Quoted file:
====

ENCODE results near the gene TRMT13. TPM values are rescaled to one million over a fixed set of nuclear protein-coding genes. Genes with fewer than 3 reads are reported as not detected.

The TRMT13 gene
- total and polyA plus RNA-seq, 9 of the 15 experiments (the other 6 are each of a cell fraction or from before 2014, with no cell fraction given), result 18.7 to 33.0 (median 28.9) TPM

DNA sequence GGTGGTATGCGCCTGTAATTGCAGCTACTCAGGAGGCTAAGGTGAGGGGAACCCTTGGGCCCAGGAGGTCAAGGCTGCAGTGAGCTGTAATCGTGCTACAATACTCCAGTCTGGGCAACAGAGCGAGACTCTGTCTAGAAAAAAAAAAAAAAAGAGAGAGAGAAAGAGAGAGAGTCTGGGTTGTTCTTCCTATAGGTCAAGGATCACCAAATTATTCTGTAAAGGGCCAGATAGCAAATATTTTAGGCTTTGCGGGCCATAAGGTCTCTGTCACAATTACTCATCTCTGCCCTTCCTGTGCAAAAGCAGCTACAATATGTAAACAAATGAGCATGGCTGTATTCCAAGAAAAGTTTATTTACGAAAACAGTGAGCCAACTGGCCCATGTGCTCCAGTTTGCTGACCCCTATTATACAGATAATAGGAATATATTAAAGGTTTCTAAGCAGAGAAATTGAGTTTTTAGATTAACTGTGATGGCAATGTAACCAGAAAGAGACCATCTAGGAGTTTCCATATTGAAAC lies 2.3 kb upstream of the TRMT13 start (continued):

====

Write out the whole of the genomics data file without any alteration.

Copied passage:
ENCODE results near the gene TRMT13. TPM values are rescaled to one million over a fixed set of nuclear protein-coding genes. Genes with fewer than 3 reads are reported as not detected.

The TRMT13 gene
- total and polyA plus RNA-seq, 9 of the 15 experiments (the other 6 are each of a cell fraction or from before 2014, with no cell fraction given), result 18.7 to 33.0 (median 28.9) TPM

DNA sequence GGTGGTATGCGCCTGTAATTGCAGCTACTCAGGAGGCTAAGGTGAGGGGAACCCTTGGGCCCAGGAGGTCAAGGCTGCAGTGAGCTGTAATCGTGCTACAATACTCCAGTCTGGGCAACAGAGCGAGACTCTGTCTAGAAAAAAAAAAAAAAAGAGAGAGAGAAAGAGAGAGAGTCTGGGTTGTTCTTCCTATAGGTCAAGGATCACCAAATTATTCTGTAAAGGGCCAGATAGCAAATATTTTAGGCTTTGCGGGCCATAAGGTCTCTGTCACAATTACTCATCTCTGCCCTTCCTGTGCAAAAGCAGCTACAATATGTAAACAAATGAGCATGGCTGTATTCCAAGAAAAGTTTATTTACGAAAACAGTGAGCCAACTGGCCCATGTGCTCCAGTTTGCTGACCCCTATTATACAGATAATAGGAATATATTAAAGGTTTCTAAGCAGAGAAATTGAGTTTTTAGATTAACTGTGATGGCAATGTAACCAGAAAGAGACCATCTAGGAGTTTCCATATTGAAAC lies 2.3 kb upstream of the TRMT13 start (continued):